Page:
The unsung Legend of Mandebvu Films

In the 80s and 90s having a Television (TV) set was a big privilege for many Zimbabwean families. This situation made it difficult for most people to access film and TV programs and the few available public screening spaces were expensive and out of reach for many. Today the digital revolution, the internet and piracy have changed the film screening landscape in Zimbabwe. In this article we take you back into memory-lane as we unmask and celebrate the unsung legend of the film industry in Zimbabwe, Mr Mandebvu born Peter Apureni Mugodlani the man behind the popular Mandebvu Films.

By Plot Mhako @plotmhako

Not so long ago most people and families especially those living in poor high density neighbourhoods used converge at one well-to-do house, (with some peeping through the windows) to catch a glimpse of their favorite TV program or movie. In the villages it was a few shops and bottle stores that had a Television and the whole community would gather around a small black and white screen.

The struggle was so real for many film / TV enthusiasts. In some areas getting allowed to watch TV came with a string of tight rules; for instance, sitting on the floor, remaining quiet throughout the entire program, washing your feet first before admission, watching from outside through the window and some other unthinkable demands.

Owing to a myriad of factors such as the economy, the digital revolution, piracy etc a lot of the old film-houses in Zimbabwe have since been re-purposed into churches, offices, government buildings, shopping complexes and other uses. The drive-in Cinema centres turned into white-elephants. Currently Ster Kinekor is running the main Movie houses in Zimbabwe and two years ago they opened a new facility at Joina City in Harare.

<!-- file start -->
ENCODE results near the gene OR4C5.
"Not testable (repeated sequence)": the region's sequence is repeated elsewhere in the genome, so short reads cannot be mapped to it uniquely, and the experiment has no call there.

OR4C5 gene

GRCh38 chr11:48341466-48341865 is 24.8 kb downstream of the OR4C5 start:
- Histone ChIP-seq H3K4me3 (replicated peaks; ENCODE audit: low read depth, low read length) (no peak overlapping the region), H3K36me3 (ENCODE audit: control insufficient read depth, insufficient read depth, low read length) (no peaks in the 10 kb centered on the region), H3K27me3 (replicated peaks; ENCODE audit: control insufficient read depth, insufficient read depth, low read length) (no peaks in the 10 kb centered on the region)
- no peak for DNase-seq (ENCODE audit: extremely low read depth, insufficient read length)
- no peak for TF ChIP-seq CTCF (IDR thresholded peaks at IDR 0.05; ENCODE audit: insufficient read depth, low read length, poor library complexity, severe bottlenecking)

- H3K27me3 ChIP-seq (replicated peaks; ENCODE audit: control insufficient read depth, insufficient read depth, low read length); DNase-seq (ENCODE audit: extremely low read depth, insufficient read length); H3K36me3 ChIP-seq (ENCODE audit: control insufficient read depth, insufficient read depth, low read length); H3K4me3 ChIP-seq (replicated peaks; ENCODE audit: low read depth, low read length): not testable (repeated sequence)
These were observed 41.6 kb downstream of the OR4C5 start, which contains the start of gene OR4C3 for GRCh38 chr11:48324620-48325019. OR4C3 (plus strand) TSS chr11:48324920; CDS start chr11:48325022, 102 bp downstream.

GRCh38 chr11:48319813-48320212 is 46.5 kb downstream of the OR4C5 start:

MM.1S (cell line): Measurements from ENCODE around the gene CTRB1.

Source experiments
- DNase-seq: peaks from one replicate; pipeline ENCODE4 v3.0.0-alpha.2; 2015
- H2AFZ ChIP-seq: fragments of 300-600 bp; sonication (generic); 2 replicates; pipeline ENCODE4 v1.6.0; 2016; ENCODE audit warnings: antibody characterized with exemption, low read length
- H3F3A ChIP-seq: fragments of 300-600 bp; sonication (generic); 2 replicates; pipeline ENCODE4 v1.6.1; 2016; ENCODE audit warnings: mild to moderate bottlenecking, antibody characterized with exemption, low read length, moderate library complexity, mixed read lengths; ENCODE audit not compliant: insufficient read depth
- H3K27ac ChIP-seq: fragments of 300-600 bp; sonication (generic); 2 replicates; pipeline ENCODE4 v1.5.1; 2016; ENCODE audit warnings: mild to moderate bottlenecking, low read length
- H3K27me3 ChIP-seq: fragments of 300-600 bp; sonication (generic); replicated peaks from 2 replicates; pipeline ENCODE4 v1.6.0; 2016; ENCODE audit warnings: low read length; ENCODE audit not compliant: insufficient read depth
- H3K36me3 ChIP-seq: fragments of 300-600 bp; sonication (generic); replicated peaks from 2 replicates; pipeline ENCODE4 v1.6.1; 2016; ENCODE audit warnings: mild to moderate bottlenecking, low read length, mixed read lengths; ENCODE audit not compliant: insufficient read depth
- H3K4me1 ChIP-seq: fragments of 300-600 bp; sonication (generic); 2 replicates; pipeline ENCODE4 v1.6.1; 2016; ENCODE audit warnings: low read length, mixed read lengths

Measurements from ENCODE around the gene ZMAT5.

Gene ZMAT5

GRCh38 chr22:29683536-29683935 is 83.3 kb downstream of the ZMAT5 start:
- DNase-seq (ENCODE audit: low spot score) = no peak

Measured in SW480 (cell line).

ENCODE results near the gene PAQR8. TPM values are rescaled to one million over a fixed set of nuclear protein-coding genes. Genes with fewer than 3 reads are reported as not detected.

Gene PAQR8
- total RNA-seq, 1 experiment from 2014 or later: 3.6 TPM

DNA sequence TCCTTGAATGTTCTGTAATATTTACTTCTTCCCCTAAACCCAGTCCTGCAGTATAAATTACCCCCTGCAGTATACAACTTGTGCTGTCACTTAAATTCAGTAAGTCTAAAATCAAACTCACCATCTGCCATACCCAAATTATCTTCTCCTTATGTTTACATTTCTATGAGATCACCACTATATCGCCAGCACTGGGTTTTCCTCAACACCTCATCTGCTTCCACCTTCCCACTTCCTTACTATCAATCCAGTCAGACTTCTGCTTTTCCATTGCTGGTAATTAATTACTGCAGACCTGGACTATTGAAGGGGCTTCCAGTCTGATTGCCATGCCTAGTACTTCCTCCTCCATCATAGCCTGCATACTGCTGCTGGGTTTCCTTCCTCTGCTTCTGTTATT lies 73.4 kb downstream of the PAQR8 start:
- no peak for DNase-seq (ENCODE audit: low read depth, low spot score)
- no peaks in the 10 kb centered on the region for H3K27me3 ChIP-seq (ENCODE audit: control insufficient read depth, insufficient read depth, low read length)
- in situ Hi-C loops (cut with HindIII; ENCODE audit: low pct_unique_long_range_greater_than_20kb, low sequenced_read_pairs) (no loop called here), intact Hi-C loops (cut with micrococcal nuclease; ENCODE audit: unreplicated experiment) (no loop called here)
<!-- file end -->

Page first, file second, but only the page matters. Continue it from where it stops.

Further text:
Despite Zimbabwe having been one of the few countries in Africa to have its own TV station it was a symbol of status and success for one to be able to afford a television. Cities like Harare, Mutare, Gweru, Bulawayo had film halls and drive-in cinemas that were still inaccessible to many who could not afford. One man by the name Mandebvu would transform the space through provision of affordable film-screenings in communities, schools and towns.

The story of Mandebvu Films and his transformative role in Zimbabwe is literally undocumented and remains uncelebrated. After a long search and wanting to find out who was Mandebvu we got in-touch with one of his brothers Kenny “Mandebvu” Mugodlani.

Most people who grew up the the 90s will remember the name Mandebvu Films from posters or having watched films at school or a community hall.

The name and trademark name Mandebvu came about because he loved keeping long beard. Born in a family of 10 at Chinhoyi he worked at Lobels Bakery as a Salesman and retired in 1987.

Sadly, Mr Mandebvu passed on in 2008 and left behind a wife and 10 children.